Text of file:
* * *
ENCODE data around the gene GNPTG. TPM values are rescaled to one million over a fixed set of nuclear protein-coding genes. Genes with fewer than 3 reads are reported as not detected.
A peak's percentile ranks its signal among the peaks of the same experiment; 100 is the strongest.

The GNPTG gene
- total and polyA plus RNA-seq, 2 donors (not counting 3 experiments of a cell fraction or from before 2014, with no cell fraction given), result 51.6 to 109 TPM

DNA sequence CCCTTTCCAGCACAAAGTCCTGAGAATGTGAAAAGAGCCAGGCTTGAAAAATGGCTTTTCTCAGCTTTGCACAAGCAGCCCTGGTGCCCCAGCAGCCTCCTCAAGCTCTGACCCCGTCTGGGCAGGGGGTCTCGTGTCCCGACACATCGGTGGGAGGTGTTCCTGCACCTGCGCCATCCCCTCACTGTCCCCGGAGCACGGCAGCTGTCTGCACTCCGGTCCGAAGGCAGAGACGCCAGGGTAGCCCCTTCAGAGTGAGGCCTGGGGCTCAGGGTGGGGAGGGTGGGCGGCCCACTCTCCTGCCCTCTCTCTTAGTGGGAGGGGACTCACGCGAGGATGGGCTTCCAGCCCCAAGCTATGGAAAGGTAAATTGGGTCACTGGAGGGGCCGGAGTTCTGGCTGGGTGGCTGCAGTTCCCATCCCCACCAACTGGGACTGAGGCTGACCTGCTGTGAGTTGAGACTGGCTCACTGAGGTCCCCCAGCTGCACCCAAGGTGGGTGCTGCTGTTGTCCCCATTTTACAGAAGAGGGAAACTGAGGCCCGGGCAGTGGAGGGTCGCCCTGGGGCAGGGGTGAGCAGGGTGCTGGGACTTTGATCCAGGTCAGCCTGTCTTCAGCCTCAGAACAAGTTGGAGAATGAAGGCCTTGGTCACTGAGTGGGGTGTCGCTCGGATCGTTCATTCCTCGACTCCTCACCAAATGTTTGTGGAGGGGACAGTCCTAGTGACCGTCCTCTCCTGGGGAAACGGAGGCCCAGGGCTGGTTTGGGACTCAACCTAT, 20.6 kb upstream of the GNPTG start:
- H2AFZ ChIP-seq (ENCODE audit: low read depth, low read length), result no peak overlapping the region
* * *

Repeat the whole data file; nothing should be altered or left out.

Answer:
ENCODE data around the gene GNPTG. TPM values are rescaled to one million over a fixed set of nuclear protein-coding genes. Genes with fewer than 3 reads are reported as not detected.
A peak's percentile ranks its signal among the peaks of the same experiment; 100 is the strongest.

The GNPTG gene
- total and polyA plus RNA-seq, 2 donors (not counting 3 experiments of a cell fraction or from before 2014, with no cell fraction given), result 51.6 to 109 TPM

DNA sequence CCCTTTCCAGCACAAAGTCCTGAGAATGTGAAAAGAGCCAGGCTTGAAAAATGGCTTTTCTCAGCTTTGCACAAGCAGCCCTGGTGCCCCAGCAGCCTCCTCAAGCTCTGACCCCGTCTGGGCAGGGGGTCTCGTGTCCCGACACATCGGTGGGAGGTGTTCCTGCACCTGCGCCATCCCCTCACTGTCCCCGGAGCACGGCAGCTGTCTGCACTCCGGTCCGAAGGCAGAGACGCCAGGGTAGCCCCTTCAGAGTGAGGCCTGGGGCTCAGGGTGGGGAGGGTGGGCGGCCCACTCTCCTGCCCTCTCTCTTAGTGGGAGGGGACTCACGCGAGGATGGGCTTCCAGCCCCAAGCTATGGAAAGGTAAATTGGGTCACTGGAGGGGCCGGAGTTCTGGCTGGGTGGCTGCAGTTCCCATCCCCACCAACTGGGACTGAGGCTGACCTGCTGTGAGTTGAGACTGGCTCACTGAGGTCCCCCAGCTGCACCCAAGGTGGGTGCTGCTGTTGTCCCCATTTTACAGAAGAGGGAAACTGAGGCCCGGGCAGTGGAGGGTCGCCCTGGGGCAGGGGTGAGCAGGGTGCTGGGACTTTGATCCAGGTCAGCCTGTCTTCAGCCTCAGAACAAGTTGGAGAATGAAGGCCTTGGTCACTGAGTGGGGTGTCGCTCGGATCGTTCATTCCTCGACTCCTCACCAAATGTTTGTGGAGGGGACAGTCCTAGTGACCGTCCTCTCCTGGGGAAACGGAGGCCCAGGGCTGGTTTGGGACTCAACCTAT, 20.6 kb upstream of the GNPTG start:
- H2AFZ ChIP-seq (ENCODE audit: low read depth, low read length), result no peak overlapping the region